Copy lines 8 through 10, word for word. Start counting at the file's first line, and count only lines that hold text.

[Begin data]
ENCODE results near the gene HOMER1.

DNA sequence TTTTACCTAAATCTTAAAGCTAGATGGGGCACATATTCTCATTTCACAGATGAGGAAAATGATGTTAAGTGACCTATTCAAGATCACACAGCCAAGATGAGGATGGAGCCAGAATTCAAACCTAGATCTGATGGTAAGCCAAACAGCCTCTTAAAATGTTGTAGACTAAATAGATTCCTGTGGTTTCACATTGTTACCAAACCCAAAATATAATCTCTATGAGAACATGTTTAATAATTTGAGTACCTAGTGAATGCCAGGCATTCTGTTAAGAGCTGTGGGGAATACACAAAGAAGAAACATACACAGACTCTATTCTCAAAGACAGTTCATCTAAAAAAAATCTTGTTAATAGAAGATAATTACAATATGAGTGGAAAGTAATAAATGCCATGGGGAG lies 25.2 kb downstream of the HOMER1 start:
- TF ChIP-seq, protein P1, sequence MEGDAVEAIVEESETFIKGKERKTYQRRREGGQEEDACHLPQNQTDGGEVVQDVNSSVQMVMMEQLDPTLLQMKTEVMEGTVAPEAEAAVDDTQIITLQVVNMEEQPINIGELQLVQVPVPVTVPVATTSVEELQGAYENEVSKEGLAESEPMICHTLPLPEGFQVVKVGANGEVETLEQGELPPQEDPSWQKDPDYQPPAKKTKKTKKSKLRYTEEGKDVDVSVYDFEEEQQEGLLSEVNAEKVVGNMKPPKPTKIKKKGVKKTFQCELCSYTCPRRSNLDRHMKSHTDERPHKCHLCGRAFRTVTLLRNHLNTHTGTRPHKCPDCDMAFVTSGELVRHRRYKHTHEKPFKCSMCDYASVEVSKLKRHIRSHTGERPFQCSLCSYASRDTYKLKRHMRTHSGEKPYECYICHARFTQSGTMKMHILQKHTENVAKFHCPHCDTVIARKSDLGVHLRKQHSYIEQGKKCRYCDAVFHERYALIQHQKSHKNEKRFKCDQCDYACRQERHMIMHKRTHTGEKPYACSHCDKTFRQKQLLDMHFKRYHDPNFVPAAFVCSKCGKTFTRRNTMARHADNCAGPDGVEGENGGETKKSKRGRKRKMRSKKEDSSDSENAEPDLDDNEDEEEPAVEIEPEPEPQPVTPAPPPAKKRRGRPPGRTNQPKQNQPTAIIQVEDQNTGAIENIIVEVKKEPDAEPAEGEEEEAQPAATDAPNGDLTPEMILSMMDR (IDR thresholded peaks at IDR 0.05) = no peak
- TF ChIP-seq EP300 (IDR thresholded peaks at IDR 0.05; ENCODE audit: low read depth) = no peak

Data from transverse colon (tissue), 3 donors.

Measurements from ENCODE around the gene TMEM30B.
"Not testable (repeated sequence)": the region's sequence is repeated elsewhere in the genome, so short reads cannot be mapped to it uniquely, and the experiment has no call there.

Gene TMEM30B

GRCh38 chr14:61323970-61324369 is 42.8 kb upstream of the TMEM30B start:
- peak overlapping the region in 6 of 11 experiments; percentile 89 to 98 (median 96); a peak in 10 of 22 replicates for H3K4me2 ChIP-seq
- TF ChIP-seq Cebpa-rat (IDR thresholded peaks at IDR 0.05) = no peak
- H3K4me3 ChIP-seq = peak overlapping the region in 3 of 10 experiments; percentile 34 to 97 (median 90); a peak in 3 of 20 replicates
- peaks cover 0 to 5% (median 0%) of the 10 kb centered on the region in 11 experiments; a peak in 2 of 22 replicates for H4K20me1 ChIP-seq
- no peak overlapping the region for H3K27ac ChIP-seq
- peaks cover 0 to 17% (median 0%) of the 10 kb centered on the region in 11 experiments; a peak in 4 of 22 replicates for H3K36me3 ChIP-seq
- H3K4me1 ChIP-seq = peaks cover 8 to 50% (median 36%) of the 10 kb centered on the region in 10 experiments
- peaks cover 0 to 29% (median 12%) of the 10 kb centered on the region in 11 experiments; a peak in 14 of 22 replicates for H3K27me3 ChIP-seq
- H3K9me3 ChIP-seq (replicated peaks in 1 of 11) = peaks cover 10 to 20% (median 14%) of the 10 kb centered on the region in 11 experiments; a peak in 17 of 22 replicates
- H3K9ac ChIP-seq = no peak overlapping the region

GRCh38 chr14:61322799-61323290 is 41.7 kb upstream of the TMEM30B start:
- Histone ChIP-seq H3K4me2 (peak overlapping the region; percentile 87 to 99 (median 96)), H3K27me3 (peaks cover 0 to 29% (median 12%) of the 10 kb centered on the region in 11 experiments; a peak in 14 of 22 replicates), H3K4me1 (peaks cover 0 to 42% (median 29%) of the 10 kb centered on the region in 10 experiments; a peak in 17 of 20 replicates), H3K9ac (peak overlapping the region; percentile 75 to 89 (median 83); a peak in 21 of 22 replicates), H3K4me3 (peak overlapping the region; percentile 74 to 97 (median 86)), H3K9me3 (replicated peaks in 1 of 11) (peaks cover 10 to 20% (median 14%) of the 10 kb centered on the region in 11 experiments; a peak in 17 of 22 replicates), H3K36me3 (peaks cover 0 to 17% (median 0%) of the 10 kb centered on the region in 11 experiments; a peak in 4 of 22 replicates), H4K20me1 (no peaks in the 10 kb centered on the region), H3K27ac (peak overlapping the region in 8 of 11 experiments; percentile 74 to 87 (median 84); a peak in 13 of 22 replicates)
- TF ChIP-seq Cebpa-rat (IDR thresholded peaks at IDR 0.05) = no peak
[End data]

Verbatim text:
Gene TMEM30B

GRCh38 chr14:61323970-61324369 is 42.8 kb upstream of the TMEM30B start:
- peak overlapping the region in 6 of 11 experiments; percentile 89 to 98 (median 96); a peak in 10 of 22 replicates for H3K4me2 ChIP-seq